Before Prop 8 there was Prop 22, and I voted in favor of it. Not because of any religious view I held, or because I was prejudiced against gays and lesbians, but because it made sense to me that marriage was for men and women. That was how I knew it.
Three years later my daughter came out and my views about the legal rights of gay men and women turned from intellectual to very, very personal.
My daughter is now married to an Air Force officer. Two years ago when Heather was giving birth to my grandson, her wife had to lie to request leave to help "a friend" who was having a baby. Don't Ask Don't Tell was in force then. Adrianna couldn't share their good news at work because it could have destroyed her career.
Our beliefs and actions are influenced by what we know and have experienced personally, and whom we care about. Thirteen years ago I never imagined I might be the parent of a gay, lesbian, or transgender child. Now I know that I am, and I care deeply about how Prop 8 and the Federal Defense of Marriage Act affect my family.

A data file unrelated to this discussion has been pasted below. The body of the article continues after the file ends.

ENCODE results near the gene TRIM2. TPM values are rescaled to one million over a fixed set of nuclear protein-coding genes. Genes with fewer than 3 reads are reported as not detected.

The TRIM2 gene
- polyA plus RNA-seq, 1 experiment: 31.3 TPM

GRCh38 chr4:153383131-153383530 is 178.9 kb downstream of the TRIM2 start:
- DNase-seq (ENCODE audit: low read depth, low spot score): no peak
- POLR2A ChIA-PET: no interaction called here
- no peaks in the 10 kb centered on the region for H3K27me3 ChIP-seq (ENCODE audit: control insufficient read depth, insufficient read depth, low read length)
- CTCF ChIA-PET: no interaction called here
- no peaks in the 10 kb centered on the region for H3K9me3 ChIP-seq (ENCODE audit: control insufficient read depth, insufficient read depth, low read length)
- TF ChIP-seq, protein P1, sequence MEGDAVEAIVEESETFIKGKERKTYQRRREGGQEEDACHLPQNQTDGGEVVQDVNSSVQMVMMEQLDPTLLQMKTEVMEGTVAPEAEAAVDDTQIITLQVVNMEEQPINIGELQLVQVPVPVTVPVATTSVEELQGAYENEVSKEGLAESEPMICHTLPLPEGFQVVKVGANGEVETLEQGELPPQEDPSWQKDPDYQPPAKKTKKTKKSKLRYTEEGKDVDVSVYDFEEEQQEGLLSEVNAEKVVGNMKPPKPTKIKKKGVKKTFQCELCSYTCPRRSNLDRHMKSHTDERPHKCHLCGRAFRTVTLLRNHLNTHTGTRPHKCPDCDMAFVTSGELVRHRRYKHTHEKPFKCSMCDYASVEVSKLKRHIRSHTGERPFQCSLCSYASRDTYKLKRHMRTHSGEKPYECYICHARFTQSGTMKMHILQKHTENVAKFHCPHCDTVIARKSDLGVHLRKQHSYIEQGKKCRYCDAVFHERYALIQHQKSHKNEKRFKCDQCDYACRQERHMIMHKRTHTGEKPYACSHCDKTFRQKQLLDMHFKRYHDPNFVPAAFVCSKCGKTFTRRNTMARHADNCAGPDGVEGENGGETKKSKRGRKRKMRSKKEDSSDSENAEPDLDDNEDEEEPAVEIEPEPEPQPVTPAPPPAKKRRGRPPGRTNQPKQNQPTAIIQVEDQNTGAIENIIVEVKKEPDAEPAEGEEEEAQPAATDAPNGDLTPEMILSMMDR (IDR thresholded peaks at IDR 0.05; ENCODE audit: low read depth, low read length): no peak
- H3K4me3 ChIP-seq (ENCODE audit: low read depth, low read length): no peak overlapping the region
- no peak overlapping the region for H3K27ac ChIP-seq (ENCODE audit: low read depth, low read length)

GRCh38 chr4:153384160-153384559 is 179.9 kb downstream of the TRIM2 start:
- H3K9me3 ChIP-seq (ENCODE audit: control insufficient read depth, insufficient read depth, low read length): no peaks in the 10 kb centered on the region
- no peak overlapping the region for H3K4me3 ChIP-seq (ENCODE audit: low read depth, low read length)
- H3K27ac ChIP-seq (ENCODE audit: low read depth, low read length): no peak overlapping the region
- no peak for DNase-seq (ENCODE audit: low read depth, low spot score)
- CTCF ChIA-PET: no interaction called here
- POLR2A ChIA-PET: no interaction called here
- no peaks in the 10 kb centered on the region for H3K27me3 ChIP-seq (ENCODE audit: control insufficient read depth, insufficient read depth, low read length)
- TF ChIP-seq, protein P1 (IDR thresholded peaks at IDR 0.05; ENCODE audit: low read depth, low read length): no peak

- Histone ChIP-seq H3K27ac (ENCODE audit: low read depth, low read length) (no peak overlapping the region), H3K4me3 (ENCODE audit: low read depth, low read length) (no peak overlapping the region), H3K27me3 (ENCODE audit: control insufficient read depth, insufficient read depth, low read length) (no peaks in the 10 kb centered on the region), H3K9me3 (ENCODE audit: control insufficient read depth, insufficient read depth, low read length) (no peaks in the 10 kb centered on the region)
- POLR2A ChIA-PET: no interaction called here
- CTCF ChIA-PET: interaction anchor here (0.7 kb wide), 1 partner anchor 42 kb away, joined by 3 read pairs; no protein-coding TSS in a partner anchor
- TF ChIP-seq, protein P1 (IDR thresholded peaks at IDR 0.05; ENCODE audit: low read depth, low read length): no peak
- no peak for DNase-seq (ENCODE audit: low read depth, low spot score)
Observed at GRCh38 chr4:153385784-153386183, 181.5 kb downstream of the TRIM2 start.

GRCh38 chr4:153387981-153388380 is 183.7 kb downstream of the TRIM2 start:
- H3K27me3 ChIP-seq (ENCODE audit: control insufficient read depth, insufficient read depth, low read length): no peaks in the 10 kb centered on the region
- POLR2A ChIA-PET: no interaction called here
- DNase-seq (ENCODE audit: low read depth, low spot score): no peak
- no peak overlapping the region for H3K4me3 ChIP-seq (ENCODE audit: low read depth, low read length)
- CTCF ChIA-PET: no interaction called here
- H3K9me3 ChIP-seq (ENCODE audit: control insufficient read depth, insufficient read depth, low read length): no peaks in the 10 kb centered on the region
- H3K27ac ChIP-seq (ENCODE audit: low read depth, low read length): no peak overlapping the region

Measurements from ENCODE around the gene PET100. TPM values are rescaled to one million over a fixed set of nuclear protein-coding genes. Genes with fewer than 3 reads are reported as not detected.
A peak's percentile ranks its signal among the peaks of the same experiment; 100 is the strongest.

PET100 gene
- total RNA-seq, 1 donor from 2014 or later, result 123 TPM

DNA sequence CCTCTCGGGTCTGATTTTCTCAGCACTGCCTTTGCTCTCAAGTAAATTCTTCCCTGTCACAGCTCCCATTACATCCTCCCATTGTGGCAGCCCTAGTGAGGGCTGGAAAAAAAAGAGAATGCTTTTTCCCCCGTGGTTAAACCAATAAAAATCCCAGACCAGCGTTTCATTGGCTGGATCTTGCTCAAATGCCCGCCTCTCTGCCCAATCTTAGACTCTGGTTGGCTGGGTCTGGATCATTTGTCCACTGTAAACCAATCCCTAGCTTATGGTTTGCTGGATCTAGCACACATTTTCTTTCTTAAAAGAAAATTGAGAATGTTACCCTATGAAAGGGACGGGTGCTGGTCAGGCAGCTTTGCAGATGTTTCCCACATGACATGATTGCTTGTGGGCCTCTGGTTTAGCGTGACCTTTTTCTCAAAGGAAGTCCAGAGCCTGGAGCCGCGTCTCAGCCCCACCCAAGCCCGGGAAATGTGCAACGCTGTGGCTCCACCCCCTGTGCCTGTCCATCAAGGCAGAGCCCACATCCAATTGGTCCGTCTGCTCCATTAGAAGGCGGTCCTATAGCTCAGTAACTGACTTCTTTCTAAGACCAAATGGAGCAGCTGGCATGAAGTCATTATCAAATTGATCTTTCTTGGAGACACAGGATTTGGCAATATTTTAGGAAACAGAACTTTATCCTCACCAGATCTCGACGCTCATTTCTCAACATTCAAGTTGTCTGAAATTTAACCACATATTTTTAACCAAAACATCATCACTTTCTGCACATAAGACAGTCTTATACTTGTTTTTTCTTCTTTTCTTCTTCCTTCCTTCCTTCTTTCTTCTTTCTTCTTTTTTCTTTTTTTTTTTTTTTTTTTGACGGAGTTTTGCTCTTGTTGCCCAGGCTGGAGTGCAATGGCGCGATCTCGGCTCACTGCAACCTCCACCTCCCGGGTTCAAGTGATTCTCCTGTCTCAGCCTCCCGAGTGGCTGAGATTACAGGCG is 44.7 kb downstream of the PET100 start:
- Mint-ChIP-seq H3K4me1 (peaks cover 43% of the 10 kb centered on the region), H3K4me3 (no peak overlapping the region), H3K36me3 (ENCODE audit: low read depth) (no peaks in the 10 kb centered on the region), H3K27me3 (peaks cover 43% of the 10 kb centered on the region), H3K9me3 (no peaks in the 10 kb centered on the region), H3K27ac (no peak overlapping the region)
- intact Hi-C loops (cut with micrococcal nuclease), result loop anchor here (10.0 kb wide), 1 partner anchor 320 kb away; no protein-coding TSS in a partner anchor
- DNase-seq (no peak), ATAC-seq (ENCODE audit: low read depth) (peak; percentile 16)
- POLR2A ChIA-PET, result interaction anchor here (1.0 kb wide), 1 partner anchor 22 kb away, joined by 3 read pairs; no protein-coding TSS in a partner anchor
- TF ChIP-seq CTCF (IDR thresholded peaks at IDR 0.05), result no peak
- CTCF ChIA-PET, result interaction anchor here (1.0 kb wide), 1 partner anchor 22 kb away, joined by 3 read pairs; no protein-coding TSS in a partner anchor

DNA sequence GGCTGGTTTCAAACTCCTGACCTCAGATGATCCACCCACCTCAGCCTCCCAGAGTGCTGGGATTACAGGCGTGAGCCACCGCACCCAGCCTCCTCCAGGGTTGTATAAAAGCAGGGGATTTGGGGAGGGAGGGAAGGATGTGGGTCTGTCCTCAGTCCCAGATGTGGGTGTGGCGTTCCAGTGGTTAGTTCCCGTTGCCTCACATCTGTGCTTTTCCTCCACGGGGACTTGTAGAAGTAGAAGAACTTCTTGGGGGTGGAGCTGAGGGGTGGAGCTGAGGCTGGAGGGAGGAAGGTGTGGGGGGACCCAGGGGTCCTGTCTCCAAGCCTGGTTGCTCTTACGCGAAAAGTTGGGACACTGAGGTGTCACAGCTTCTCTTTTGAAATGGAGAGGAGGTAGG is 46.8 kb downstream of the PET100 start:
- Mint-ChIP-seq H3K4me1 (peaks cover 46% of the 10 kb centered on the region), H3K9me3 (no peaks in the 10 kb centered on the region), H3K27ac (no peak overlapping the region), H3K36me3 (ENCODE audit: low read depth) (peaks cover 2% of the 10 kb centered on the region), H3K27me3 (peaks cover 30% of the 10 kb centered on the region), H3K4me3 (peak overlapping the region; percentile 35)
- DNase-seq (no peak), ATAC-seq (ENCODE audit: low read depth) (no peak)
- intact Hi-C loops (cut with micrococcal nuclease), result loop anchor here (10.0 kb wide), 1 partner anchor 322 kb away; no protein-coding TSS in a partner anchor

I have a photo in my cubicle of two women walking on the beach with a little boy in a striped shirt between them. The evening shadows stretch past them towards the water. You can see from their ruffled hair that there's a light breeze blowing. Those women could be anyone. They could be strangers. They could be your sisters, your friends or your neighbors. In fact, they are my dearly beloved daughter, grandson and daughter-in-law.
There's an old saying: "There but for the grace of God go I." What that means to me is that I should act from a place of empathy and compassion. I try to do that, because I've learned that someday I could be walking in shoes I didn't know were mine.
With a Perspective, I'm Anne Lamb.
Anne Lamb works at the Jewish Community Center in San Francisco, when she's not visiting her daughter on the East Coast.